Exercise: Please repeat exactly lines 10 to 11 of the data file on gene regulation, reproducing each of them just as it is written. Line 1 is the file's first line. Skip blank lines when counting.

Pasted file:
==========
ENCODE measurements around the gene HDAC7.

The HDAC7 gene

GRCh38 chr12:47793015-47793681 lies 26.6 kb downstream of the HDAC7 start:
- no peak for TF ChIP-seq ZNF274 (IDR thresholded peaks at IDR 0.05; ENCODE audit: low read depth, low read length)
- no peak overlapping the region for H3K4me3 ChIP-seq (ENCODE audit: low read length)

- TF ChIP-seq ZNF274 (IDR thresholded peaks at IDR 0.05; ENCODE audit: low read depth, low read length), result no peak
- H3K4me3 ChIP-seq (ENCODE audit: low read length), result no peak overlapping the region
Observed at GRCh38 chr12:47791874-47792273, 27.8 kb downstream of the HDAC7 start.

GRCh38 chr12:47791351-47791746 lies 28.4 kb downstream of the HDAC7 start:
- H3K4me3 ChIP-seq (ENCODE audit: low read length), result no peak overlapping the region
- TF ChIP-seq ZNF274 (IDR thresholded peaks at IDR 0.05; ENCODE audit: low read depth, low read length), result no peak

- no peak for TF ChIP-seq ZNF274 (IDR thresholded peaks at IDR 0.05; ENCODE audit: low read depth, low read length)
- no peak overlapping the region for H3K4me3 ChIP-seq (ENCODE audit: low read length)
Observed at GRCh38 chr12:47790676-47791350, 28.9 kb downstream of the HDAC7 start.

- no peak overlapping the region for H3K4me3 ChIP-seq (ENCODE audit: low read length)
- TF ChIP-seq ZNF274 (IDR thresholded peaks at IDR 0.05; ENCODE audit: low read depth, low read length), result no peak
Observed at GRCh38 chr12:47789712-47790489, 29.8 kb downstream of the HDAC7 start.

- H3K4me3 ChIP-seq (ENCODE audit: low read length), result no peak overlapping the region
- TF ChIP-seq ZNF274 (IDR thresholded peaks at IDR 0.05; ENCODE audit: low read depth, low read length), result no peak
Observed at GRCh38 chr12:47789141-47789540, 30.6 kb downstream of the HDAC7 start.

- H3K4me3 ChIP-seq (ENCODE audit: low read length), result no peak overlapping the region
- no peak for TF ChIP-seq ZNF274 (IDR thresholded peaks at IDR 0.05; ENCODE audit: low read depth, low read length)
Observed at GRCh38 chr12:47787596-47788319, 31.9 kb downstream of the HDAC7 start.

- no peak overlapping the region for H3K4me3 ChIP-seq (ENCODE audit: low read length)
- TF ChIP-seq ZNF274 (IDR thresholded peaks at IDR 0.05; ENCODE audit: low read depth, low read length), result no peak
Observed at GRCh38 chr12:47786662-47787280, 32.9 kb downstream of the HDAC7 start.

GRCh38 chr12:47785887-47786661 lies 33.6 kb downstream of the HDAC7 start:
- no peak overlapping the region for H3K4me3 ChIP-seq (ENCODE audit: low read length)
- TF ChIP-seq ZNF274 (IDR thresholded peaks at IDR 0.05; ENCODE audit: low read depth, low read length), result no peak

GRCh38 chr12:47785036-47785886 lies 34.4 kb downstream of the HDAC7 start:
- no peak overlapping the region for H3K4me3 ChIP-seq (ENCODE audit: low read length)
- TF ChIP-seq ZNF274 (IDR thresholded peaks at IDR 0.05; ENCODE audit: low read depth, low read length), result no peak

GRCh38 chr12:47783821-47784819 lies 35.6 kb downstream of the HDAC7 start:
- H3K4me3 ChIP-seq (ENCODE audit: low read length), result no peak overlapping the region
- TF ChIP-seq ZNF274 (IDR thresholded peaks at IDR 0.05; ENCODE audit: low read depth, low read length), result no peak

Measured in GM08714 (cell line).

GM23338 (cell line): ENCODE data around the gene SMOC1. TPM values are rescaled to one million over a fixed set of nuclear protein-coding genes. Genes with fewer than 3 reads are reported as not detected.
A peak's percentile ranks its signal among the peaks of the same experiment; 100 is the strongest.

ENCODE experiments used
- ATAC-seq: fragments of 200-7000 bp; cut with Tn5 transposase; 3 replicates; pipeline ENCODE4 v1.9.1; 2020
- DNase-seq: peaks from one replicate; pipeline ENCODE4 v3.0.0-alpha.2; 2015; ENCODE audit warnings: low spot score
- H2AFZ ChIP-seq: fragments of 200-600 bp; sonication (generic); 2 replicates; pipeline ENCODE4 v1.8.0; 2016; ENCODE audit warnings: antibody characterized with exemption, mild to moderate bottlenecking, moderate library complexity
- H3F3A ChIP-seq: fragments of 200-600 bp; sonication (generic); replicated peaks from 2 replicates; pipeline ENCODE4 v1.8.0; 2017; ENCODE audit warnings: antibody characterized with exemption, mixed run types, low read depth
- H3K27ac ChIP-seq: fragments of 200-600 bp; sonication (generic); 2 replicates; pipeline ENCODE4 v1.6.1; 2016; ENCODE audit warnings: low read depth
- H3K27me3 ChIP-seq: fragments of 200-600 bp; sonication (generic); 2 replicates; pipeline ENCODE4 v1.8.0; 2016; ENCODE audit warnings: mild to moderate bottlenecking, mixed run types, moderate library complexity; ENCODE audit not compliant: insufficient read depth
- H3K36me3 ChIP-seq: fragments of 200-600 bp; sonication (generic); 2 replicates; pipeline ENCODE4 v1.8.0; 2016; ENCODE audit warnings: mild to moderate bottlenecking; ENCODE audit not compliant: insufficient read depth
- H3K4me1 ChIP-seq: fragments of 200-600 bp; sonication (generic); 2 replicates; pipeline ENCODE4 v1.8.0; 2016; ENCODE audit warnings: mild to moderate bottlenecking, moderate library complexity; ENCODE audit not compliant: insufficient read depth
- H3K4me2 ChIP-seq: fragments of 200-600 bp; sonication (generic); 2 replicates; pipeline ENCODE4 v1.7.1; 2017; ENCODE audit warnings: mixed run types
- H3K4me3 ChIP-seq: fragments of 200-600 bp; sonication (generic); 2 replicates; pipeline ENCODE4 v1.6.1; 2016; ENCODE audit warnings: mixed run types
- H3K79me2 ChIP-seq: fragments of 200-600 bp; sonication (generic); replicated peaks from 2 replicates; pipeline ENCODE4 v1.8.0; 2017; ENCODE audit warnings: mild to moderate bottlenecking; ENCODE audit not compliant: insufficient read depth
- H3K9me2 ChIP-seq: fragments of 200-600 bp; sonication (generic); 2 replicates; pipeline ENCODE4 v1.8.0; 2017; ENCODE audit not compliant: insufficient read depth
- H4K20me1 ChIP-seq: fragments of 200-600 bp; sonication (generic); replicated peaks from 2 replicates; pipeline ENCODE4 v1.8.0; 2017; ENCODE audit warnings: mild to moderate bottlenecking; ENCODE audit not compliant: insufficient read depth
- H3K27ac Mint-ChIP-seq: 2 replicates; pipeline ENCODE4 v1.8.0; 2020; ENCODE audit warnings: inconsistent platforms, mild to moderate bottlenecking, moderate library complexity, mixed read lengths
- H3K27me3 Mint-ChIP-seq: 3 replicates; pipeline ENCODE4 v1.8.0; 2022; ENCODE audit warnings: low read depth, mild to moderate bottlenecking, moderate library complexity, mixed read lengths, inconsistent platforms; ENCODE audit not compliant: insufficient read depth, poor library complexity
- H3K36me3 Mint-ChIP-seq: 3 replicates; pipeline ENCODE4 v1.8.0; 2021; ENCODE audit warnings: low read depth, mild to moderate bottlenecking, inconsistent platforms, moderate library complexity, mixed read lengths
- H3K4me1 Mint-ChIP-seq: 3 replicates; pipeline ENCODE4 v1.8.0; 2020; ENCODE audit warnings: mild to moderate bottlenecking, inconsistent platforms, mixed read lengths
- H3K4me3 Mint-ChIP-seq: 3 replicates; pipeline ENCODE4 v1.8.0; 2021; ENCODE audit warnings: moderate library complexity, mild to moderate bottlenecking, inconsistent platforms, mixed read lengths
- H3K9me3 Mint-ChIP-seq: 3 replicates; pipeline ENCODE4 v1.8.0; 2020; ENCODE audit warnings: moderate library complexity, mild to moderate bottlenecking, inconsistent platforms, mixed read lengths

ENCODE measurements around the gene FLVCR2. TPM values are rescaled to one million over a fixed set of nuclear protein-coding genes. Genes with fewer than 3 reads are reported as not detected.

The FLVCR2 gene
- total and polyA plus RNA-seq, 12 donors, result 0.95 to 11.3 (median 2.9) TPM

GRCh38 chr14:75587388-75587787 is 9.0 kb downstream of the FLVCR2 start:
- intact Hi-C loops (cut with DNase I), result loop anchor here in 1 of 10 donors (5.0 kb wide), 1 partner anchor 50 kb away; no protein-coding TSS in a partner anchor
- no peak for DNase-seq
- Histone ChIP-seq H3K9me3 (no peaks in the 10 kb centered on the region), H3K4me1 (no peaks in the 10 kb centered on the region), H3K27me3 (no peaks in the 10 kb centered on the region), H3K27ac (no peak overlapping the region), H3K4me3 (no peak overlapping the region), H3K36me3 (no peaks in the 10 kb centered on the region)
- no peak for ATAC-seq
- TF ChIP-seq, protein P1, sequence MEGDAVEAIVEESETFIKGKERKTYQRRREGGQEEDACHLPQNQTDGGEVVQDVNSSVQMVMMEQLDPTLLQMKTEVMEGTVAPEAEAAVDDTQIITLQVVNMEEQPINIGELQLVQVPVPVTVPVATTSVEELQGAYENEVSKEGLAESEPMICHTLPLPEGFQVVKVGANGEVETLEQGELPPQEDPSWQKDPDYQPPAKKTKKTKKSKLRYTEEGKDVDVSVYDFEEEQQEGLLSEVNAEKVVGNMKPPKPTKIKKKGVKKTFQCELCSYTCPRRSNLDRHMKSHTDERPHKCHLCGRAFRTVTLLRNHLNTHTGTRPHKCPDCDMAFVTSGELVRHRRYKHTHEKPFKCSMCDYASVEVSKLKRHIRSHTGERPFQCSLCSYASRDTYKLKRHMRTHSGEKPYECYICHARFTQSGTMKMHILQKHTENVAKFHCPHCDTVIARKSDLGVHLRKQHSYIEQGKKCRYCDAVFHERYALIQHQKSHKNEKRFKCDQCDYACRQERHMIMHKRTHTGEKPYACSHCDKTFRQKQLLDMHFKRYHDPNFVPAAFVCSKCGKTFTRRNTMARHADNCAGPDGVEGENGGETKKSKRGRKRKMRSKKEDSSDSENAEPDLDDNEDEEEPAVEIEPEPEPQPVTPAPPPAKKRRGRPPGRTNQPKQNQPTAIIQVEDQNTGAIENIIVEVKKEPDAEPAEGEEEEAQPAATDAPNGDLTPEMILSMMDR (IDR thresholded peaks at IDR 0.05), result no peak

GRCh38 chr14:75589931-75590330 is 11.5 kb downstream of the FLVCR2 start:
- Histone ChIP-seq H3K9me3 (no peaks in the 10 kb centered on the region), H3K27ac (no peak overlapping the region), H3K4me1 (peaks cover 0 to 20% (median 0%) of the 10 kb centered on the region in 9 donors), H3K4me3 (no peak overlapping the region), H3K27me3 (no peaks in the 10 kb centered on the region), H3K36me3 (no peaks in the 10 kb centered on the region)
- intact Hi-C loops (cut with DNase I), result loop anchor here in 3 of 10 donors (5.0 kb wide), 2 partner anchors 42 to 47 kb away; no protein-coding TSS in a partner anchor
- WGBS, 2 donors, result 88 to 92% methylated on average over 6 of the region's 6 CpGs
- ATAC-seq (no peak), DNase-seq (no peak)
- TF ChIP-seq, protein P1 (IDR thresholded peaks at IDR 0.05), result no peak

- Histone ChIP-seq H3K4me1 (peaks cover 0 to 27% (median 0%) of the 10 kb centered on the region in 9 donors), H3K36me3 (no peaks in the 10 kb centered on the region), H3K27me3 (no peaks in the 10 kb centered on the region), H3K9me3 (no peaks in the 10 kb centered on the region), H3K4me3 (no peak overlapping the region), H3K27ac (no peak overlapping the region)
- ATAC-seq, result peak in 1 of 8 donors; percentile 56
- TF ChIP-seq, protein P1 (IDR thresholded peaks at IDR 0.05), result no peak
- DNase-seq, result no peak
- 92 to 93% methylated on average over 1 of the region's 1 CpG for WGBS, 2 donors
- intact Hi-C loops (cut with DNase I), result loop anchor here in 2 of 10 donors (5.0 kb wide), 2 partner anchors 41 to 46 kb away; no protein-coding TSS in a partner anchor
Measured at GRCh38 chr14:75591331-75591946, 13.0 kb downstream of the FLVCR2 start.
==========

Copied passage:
- H3K4me3 ChIP-seq (ENCODE audit: low read length), result no peak overlapping the region
- TF ChIP-seq ZNF274 (IDR thresholded peaks at IDR 0.05; ENCODE audit: low read depth, low read length), result no peak